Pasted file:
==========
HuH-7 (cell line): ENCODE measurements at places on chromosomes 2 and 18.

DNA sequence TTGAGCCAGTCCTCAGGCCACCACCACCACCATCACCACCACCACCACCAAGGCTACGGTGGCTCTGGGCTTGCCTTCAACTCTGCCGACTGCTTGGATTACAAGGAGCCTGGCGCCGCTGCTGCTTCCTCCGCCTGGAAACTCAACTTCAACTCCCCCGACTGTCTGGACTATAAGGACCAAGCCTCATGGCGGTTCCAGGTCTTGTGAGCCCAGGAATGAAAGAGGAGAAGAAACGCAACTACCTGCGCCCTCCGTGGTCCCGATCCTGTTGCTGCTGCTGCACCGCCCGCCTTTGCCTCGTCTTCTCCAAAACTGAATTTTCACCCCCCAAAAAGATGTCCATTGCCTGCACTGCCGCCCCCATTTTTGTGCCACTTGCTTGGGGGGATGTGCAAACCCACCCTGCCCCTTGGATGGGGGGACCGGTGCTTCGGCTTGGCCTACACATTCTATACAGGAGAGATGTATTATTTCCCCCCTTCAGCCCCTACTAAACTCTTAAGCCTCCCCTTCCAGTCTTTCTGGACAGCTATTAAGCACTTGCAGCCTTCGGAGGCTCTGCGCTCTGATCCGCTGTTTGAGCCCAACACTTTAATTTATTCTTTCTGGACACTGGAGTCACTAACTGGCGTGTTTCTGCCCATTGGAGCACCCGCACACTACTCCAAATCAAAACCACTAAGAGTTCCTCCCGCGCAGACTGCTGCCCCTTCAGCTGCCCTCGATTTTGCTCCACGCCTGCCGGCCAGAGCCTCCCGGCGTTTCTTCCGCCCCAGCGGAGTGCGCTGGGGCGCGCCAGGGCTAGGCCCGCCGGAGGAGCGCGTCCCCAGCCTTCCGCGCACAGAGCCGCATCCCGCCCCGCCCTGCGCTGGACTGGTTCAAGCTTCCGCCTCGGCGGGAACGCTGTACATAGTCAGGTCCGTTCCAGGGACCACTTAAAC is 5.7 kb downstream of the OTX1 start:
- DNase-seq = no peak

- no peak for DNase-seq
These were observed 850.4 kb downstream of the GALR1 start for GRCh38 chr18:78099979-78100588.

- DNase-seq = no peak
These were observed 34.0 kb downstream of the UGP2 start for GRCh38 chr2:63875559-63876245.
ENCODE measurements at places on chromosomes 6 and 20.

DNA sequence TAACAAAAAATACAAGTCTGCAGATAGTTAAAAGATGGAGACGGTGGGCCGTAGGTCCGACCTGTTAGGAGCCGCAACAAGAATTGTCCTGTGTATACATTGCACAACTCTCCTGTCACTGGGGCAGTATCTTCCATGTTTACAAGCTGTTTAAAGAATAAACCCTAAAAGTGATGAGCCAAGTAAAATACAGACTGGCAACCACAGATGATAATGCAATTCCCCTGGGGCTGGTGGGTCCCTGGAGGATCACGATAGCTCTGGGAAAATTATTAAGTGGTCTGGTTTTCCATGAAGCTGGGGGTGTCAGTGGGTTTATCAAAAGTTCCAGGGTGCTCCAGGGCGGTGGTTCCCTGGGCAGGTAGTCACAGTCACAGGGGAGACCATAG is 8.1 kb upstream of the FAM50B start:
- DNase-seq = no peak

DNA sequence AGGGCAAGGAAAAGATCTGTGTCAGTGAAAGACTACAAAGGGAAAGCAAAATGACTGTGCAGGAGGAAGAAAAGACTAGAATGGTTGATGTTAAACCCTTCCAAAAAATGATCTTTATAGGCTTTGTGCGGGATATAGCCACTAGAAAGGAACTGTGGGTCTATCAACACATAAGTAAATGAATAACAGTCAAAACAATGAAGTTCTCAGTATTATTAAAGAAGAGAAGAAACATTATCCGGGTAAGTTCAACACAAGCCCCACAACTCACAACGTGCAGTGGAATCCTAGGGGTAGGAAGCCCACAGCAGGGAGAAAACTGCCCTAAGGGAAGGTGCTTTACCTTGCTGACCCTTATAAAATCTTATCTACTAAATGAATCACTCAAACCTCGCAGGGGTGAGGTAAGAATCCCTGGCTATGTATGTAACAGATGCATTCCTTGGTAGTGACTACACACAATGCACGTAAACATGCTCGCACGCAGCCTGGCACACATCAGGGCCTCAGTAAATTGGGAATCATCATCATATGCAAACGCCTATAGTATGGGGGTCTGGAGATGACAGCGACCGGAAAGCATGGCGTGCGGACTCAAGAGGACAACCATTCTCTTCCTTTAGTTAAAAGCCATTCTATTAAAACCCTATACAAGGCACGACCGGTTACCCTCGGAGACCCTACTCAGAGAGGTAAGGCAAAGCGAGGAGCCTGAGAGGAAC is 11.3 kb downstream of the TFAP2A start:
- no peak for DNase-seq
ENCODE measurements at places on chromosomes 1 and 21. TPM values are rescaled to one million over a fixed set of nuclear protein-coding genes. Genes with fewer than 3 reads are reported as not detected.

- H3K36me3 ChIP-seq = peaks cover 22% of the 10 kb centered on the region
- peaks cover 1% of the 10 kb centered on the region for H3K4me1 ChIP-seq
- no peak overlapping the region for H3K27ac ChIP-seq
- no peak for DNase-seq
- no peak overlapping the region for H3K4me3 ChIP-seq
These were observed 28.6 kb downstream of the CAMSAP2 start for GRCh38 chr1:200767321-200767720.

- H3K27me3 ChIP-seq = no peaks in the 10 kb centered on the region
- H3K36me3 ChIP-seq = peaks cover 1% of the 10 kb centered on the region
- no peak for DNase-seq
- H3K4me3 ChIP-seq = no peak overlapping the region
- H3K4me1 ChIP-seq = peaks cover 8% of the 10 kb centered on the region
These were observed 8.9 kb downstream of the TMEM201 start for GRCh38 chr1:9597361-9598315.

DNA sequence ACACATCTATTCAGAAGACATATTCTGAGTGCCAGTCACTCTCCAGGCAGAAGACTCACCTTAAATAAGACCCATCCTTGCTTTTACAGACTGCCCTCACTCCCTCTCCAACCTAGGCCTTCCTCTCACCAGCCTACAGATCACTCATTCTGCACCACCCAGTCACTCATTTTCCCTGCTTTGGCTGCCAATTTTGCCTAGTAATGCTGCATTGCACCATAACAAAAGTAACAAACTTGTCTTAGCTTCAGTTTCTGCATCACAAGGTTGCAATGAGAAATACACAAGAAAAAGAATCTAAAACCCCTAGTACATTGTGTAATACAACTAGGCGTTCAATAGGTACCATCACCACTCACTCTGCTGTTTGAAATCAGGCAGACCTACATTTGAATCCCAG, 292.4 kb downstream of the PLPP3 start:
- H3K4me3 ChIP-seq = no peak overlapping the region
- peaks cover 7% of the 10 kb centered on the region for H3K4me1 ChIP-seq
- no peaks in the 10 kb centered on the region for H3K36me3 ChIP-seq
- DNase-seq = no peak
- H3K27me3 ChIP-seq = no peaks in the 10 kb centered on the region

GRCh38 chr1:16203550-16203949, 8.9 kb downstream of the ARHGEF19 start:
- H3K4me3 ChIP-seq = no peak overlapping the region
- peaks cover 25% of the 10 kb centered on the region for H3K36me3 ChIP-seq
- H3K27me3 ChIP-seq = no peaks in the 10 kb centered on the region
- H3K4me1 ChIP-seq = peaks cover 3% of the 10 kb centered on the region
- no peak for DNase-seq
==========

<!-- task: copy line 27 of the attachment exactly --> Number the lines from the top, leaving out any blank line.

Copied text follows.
- H3K4me3 ChIP-seq = no peak overlapping the region